I was born in 1932 and 1939 was the year when I finally could attend elementary school. I had been held back because my mother was working full time. It was my grandmother, who took me to school. I was happy in my hand-me-down clothes (from an older cousin). I was also holding my colourful dunce cap. Well, it was not a dunce cap but a sugar bag, shaped like a pointed witch's hat. This is an old German tradition that on your first school day you received such a bag filled with fruit and sweets. I was fascinated so much by all these sugar bags that I remember nothing else about my first day in school.
Other people had different experiences. Here are examples from friends: "From the first day of school in 1933 we swallowed our daily portion of indoctrination." And another comment: "In 1934 I started school. I learned that the Germans were the master race. They were blond and tall. This confused me because I was short and brown haired."
I did not notice this indoctrination myself, maybe I was too naive. Herbert, who had started school together with me, is a much better observer. He wrote about that day: "Right after Easter life began to be more serious, I became a student. Our teacher drew a picture on the blackboard. She drew a mountain ('berg' in German) with a crown on top. (Krone) then she announced: 'My name is Frau Kronenberg.'" I was the only one to forget her name. On August 23, The Nazis signed a non aggression pact with the Soviet Union. That did not mean much to me. But when Russian grain rolled in and was stored in our gymnasium I could see the purpose. It was done to deprive us from the use of these facilities.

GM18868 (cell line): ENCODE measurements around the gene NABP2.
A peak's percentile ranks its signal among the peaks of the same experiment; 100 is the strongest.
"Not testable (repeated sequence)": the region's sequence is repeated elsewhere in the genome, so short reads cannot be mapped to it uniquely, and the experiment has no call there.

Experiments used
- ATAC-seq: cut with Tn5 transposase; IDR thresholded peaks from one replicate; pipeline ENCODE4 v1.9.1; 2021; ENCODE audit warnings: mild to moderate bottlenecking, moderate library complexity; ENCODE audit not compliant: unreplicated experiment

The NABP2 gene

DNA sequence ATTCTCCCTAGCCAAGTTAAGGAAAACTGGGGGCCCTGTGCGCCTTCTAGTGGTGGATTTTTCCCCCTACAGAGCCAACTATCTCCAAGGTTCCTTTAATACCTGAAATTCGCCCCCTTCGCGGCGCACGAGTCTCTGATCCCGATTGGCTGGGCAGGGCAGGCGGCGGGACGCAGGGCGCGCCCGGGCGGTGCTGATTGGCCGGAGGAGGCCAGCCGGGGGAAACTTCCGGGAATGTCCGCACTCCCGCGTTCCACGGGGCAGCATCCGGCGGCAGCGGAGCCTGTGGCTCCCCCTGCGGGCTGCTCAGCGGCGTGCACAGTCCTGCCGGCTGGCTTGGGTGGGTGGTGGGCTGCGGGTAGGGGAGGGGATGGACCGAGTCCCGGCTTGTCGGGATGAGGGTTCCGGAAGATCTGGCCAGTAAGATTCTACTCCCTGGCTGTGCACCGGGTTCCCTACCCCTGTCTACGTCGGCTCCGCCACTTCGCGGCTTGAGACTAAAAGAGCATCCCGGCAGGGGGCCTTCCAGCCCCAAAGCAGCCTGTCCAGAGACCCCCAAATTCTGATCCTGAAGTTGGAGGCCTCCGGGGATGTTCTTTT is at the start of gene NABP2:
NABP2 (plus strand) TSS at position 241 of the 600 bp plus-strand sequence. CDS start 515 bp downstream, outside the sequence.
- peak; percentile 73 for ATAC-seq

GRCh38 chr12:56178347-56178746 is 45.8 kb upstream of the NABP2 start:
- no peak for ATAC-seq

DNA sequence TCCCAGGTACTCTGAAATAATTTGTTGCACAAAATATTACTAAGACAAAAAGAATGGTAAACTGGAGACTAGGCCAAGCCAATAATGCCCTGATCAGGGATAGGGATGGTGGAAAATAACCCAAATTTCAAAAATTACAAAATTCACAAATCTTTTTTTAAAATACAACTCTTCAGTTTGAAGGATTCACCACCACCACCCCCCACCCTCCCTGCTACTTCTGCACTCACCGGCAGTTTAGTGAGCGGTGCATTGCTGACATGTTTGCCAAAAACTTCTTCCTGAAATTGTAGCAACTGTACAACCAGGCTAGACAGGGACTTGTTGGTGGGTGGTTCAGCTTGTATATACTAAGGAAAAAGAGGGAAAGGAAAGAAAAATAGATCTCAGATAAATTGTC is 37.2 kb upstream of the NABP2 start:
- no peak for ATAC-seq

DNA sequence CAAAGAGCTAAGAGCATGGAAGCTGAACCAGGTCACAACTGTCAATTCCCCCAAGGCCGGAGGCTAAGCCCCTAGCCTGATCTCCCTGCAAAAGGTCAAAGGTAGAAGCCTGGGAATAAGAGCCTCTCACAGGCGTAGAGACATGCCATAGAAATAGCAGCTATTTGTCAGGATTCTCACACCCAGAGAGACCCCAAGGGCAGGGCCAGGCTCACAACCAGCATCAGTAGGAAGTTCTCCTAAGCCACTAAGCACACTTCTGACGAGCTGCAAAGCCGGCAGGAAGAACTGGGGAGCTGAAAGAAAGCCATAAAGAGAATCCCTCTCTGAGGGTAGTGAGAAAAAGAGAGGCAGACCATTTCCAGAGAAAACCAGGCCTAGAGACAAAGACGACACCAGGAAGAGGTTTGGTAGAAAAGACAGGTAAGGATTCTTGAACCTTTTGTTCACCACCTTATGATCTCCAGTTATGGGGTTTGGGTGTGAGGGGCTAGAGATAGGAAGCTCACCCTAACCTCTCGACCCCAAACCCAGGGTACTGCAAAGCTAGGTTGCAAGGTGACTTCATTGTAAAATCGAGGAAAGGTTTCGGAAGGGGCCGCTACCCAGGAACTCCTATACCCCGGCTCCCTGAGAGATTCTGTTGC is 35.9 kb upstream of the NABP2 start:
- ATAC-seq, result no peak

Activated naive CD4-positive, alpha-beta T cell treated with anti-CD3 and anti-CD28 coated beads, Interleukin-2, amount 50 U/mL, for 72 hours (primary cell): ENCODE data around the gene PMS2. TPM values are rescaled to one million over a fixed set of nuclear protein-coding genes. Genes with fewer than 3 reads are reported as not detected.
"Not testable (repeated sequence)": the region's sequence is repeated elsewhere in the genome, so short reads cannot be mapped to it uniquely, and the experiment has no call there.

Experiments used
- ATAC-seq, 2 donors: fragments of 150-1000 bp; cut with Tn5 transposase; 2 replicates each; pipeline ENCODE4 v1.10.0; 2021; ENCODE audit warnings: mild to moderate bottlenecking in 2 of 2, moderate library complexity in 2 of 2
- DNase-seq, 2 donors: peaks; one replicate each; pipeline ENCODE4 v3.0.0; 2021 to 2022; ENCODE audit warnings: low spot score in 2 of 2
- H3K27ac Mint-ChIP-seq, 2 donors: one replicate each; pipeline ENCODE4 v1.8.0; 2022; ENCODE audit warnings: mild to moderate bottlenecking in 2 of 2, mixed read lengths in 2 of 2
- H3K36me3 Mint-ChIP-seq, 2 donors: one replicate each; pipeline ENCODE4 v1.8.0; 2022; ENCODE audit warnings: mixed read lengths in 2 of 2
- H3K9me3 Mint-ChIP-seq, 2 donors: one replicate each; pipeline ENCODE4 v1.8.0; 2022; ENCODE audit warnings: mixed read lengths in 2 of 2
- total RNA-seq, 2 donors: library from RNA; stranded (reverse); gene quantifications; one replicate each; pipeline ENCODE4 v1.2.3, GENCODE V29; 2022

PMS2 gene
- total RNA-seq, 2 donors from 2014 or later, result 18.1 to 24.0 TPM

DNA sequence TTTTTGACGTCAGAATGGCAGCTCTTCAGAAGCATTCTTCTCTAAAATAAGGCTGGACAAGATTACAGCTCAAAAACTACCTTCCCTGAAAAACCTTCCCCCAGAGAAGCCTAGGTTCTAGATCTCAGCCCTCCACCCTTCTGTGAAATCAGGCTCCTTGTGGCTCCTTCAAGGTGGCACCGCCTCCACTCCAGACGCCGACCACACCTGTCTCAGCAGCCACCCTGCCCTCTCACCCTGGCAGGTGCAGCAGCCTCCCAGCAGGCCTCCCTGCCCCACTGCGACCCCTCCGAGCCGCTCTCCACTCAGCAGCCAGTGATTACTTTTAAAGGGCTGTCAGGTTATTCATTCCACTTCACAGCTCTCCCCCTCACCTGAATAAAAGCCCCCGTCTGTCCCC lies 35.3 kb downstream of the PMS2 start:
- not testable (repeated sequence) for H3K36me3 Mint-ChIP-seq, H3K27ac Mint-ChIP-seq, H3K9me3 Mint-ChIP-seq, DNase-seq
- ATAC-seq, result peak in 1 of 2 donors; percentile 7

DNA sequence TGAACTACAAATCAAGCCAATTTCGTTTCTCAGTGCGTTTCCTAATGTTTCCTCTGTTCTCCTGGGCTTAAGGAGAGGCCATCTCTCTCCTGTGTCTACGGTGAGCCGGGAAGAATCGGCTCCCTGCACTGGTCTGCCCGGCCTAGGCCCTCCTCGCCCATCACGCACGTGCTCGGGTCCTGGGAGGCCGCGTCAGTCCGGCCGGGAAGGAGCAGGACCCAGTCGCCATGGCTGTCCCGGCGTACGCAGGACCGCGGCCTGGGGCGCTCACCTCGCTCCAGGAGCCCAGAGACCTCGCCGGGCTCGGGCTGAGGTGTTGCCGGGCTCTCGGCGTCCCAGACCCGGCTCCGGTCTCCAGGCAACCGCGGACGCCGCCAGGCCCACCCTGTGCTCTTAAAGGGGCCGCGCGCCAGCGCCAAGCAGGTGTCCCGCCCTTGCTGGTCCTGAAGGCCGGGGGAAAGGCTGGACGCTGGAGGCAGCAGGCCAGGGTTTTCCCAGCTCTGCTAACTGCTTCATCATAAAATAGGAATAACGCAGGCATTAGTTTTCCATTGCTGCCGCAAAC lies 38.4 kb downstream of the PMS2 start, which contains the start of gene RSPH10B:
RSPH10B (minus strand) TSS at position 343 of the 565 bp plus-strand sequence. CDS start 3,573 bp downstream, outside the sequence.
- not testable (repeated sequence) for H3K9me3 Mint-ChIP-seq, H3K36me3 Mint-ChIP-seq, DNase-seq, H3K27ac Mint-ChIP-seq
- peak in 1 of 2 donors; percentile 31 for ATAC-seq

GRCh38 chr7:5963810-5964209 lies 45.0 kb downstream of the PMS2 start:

Jews had difficult times throughout the Nazi era. Beatings, persecutions, suicides and murders were common. We children were not aware of this terror. But we cannot say we were totally unaware. The problem was that we had no one to talk to. When I asked question, of my mother, my grandmother and my uncles, I was told that we do not speak of these things. Not many Jews lived in our neighbourhood, if any. But every so often we saw a person wearing a large yellow star. From school, radio, Hitler Jugend and Bund Deutsche Mädel we knew that Jews had been criminals who deserved to be put against the wall (shot).
One day in 1941, at nine years of age, I wandered around the Grasbrook Island where in 1401 the magistrate of the Hanseatic City Hamburg had the most famous pirate Klaus Störtebeker beheaded. I did not know then, but I was actually walking on grounds that lead to death. I came to an old railroad siding of the former Hanover Station. Here I spotted several hundred people shuffling about. Surrounding them I saw soldiers in black uniforms (SS). I noticed that the badly dressed people were wearing yellow stars. The situation looked too dangerous for me and I tried to sneak away. A voice called me back: "Come here boy." It was one of the SS Guards calling. What could I do? I had to go to him. He wanted to know what I was doing there. I was so scared that I could hardly answer. "Are you a Jew?" "What me, a filthy swine NO WAY!" "Good, piss here." "But I don't have to." "Makes no difference, just let me see your pisser." I did not understand but I had to obey. "Thank your parents that you have a foreskin. Now run home and never tell anyone what you saw here today." So I went home and I never talked about this to anyone. I knew that Jews were transported to Poland to be slave labourers on German farms. What was wrong with that? Why was I not to talk about it?
Ferdinand Drewin was born in 1932. He lived in Hamburg till 1943 and later in a small town near the Dutch border. In 1959 Ferdinand emigrated to Canada where he still lives in Edmonton.